Over the next few weeks, I brought up our trip occasionally. Some days Mom thought her sister was coming to see her at Sunshine Villa. Other times she repeated the story about sharing the good news with Esther. “She was so delighted and surprised,” my mother informed me, every time. Esther had learned a thing or two about talking to someone with dementia. And for Mom? It was as if the trip was continually being planned for the first time.
A week before we were set to depart, I sat down with Rosa Fernandez, Mom’s RA or resident assistant, at Sunshine Villa. Rosa is the person who helps Mom with “personal care.” And on this trip, that job would be mine. So I wanted to know what was required. “Your Mom is very easy,” Rosa began. And then she told me about their routine in the morning. Rosa helps her out of bed, she gives her a shower, dries her body and rubs lotion into her skin. She washes Mom’s private parts and helps her on with her Depends. She chooses her clothes and helps Mom get into them. She applies her make-up and does her hair.
As she continued telling me how “easy” this would be, I could feel little hairs stand up all over my body. I was remembering the forty years I never wanted my mother to touch me. The years I shrank away from her touch, flinched whenever she hugged me. Over the years, I’d learned to take Mom’s hand or to rub her feet. I could stroke her cheek with genuine affection, lead her to a chair or use my body to rock her up to a standing position. But wipe my mother’s private parts? I wasn’t sure I was up for the job.
“Sometimes in the morning, “Rosa continued, “I find your mother’s teeth under the bed. Sometimes they fall out in the night or she doesn’t get them in the container. Sometimes I have to search for them a little.” Then she told me about the little pink plastic container Mom’s dentures go in at night and the Efferdent tablets I would be using to clean them. “After they’ve soaked all night, I take them out and brush them,” Rosa told me, “And then your mom pops them right in.”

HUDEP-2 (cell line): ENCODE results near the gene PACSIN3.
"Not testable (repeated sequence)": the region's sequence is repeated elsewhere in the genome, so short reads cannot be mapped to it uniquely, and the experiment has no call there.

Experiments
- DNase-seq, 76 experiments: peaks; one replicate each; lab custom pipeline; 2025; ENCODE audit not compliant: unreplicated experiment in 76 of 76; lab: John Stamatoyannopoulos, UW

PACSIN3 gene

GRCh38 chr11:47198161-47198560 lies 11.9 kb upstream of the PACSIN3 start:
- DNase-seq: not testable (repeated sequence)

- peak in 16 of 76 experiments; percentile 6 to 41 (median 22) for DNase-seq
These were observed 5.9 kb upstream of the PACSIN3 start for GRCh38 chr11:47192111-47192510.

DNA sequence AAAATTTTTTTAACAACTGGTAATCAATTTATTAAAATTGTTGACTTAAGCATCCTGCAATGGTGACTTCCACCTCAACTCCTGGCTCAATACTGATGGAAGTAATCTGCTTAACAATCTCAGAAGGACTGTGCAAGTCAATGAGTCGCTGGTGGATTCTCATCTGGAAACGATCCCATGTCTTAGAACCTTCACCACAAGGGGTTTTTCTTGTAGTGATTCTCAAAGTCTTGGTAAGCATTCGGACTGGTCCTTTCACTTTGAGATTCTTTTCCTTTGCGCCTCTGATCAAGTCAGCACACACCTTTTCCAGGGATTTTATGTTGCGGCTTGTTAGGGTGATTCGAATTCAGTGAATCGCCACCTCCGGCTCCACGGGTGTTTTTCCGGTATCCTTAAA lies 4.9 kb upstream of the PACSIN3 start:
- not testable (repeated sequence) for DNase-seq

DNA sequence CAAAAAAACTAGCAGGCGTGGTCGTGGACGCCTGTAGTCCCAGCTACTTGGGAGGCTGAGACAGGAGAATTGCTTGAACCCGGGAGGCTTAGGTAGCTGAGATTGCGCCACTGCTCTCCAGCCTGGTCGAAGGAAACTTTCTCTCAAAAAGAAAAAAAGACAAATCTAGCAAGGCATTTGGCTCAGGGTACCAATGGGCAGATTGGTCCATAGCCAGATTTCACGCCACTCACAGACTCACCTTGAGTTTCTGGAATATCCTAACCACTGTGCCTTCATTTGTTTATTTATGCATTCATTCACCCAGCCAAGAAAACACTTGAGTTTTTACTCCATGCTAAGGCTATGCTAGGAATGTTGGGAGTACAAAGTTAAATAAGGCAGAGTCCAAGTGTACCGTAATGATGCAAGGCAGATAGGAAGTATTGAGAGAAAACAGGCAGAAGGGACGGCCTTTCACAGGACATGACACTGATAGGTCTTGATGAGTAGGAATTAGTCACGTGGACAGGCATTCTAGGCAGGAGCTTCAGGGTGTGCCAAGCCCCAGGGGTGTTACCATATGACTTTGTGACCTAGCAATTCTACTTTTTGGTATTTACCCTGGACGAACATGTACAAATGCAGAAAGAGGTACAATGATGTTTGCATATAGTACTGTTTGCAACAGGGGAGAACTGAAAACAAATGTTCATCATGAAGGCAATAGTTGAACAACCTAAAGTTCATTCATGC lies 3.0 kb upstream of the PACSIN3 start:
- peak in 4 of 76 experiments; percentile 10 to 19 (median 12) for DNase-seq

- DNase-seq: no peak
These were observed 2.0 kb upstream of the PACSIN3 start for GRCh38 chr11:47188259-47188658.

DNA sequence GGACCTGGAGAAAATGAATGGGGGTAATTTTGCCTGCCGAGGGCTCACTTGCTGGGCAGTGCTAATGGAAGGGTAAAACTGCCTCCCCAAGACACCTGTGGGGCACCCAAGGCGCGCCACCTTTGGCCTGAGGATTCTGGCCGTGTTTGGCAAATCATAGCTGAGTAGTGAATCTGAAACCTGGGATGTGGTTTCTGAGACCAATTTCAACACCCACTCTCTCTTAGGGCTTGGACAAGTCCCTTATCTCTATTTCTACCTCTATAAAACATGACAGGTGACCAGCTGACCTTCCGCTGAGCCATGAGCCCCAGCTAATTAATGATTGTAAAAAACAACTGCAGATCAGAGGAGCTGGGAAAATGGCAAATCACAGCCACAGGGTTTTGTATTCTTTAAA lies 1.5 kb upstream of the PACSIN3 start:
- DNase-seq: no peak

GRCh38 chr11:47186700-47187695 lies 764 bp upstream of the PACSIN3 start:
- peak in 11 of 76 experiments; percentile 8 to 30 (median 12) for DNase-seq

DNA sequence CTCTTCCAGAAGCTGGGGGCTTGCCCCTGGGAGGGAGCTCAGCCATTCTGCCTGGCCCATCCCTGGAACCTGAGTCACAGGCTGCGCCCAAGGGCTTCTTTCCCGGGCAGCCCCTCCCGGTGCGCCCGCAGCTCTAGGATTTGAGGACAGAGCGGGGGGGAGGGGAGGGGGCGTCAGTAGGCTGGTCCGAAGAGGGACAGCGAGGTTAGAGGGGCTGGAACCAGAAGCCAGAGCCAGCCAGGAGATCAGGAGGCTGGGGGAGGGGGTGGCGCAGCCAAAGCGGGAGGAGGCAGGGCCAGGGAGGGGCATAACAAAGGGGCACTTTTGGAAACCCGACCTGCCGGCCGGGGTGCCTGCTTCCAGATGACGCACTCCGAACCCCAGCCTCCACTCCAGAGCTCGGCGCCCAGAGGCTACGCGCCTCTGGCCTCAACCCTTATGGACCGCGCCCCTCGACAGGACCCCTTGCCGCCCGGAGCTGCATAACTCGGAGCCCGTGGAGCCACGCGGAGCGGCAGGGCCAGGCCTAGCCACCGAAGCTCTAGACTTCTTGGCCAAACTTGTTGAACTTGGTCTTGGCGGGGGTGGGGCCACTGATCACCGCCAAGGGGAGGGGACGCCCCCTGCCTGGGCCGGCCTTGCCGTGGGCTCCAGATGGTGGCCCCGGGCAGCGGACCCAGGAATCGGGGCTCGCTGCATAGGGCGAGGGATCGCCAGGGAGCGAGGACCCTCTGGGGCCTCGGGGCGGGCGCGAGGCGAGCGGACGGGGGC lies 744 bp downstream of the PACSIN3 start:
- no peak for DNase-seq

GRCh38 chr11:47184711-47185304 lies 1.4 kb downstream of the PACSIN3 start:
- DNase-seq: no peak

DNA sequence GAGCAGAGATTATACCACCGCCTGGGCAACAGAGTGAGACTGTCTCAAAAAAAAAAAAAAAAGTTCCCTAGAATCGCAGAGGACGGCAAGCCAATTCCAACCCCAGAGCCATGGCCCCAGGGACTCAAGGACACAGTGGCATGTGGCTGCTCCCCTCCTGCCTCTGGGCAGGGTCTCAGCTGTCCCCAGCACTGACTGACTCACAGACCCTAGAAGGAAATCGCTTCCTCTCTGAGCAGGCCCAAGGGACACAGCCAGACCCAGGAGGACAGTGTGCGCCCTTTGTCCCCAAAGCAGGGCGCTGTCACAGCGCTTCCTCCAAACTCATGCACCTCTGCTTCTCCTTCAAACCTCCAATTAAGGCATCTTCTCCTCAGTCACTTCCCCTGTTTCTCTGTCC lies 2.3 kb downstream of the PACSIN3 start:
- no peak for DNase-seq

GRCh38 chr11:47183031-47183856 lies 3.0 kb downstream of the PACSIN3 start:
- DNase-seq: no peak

“Anything else I need to know?” I asked. We were sitting in plastic chairs outside the nurse’s station at Sunshine Villa. I wasn’t sure my voice was entirely steady.
“Your Mom is easy,” Rosa reassured me. “You’ll see. It will be easy. Just tell me when you’re leaving and I’ll help pack her suitcase.”
Walking away, I wasn’t sure I was up for this journey. I wanted to take Mom, sure, but could I handle this level of intimacy with a woman I’d considered my nemesis for years? When I imagined doing all the things Rosa had told me I’d need to do, I felt squeamish and uncomfortable. But I also sensed that this was a opportunity—not just for Mom—but for me—a chance to be close to her in a way I’d never been close before. And I wanted that opportunity.
I went home and looked up Tony Hoagland’s poem, Lucky. Suddenly I understood it in a whole new way:
If you are lucky in this life,
you will get to help your enemy
the way I got to help my mother
when she was weakened past the point of saying no.
Into the big enamel tub
half-filled with water
which I had made just right,
I lowered the childish skeleton
she had become.
Her eyelids fluttered as I soaped and rinsed
her belly and her chest,
the sorry ruin of her flanks
and the frayed gray cloud
between her legs.
Some nights, sitting by her bed
book open in my lap
while I listened to the air
move thickly in and out of her dark lungs,
my mind filled up with praise
as lush as music,
amazed at the symmetry and luck
that would offer me the chance to pay
my heavy debt of punishment and love
with love and punishment.
And once I held her dripping wet
in the uncomfortable air
between the wheelchair and the tub,
until she begged me like a child
an act of cruelty which we both understood
was the ancient irresistible rejoicing
of power over weakness.
If you are lucky in this life,
you will get to raise the spoon
of pristine, frosty ice cream
to the trusting creature mouth
of your old enemy
because the tastebuds at least are not broken
because there is a bond between you
and sweet is sweet in any language.